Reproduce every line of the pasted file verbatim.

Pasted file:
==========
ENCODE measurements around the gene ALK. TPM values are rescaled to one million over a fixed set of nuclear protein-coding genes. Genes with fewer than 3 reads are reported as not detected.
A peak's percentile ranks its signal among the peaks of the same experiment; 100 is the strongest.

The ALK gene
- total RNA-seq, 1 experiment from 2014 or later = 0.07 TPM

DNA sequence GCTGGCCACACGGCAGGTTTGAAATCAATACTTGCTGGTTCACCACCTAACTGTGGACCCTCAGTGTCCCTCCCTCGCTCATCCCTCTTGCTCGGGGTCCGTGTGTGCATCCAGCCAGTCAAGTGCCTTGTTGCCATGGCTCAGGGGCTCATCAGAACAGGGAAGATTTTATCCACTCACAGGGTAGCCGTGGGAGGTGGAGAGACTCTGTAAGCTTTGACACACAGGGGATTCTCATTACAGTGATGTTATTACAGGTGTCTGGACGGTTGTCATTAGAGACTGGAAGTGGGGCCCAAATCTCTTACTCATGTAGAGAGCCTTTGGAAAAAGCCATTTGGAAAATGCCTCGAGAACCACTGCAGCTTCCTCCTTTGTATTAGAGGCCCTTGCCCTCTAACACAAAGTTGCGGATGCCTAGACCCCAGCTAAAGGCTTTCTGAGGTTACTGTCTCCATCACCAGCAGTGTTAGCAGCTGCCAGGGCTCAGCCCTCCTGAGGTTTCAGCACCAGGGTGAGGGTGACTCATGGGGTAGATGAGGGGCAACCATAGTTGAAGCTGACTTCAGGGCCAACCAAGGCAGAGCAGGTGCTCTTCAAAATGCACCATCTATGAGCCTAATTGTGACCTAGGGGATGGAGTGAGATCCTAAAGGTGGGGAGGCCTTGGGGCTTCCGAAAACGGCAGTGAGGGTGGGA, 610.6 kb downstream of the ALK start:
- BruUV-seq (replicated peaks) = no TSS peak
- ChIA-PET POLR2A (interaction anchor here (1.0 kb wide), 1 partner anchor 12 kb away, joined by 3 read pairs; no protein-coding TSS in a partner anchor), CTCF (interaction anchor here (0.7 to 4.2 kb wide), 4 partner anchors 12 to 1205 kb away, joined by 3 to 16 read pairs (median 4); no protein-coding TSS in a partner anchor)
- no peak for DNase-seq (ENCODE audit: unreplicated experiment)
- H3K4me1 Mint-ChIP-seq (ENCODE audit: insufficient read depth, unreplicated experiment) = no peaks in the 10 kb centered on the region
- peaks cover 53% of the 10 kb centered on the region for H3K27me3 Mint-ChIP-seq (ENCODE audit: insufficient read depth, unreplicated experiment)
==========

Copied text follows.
ENCODE measurements around the gene ALK. TPM values are rescaled to one million over a fixed set of nuclear protein-coding genes. Genes with fewer than 3 reads are reported as not detected.
A peak's percentile ranks its signal among the peaks of the same experiment; 100 is the strongest.

The ALK gene
- total RNA-seq, 1 experiment from 2014 or later = 0.07 TPM

DNA sequence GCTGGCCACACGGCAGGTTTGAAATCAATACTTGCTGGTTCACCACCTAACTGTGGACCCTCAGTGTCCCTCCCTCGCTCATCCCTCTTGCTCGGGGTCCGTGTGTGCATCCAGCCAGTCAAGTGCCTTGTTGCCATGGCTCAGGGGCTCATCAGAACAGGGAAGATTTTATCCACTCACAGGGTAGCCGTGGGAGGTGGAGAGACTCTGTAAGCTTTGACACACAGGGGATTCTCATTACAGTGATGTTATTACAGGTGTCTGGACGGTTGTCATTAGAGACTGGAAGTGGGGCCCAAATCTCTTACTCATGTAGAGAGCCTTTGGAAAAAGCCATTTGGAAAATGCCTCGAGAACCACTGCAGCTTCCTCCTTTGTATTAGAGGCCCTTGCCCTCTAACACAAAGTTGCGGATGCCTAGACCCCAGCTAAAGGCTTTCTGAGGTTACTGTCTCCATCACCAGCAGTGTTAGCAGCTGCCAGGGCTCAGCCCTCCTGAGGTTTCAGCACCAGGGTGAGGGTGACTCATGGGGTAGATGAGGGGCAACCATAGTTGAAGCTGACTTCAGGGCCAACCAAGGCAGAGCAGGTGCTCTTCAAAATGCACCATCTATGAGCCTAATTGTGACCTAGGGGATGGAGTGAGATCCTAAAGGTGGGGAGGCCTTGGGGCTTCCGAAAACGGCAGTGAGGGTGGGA, 610.6 kb downstream of the ALK start:
- BruUV-seq (replicated peaks) = no TSS peak
- ChIA-PET POLR2A (interaction anchor here (1.0 kb wide), 1 partner anchor 12 kb away, joined by 3 read pairs; no protein-coding TSS in a partner anchor), CTCF (interaction anchor here (0.7 to 4.2 kb wide), 4 partner anchors 12 to 1205 kb away, joined by 3 to 16 read pairs (median 4); no protein-coding TSS in a partner anchor)
- no peak for DNase-seq (ENCODE audit: unreplicated experiment)
- H3K4me1 Mint-ChIP-seq (ENCODE audit: insufficient read depth, unreplicated experiment) = no peaks in the 10 kb centered on the region
- peaks cover 53% of the 10 kb centered on the region for H3K27me3 Mint-ChIP-seq (ENCODE audit: insufficient read depth, unreplicated experiment)